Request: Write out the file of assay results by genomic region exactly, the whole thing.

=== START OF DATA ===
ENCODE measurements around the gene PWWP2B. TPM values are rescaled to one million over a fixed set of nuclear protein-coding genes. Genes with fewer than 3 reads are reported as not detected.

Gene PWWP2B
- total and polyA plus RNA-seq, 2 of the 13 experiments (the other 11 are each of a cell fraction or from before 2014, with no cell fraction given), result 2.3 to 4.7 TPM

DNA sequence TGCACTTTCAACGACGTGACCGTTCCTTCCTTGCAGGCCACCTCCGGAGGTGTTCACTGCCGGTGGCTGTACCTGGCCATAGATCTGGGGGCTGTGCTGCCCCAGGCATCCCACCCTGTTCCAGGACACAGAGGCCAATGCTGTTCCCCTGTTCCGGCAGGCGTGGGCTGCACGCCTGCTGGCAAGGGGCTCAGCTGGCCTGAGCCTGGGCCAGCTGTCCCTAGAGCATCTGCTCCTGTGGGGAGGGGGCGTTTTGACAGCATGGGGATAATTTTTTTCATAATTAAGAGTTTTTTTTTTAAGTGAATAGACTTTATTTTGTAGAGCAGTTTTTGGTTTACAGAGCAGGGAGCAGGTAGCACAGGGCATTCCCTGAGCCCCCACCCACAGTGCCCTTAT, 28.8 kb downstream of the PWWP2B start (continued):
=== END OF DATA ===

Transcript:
ENCODE measurements around the gene PWWP2B. TPM values are rescaled to one million over a fixed set of nuclear protein-coding genes. Genes with fewer than 3 reads are reported as not detected.

Gene PWWP2B
- total and polyA plus RNA-seq, 2 of the 13 experiments (the other 11 are each of a cell fraction or from before 2014, with no cell fraction given), result 2.3 to 4.7 TPM

DNA sequence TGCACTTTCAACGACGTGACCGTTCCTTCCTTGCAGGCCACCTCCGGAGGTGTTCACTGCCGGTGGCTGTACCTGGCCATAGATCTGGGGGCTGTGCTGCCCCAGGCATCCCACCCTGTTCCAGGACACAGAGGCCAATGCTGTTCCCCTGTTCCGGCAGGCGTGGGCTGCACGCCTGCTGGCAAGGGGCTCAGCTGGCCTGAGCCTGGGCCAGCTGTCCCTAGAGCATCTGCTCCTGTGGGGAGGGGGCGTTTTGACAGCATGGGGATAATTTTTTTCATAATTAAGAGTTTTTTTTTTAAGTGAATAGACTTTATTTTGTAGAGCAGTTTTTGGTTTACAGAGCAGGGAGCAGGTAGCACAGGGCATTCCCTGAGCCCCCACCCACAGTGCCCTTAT, 28.8 kb downstream of the PWWP2B start (continued):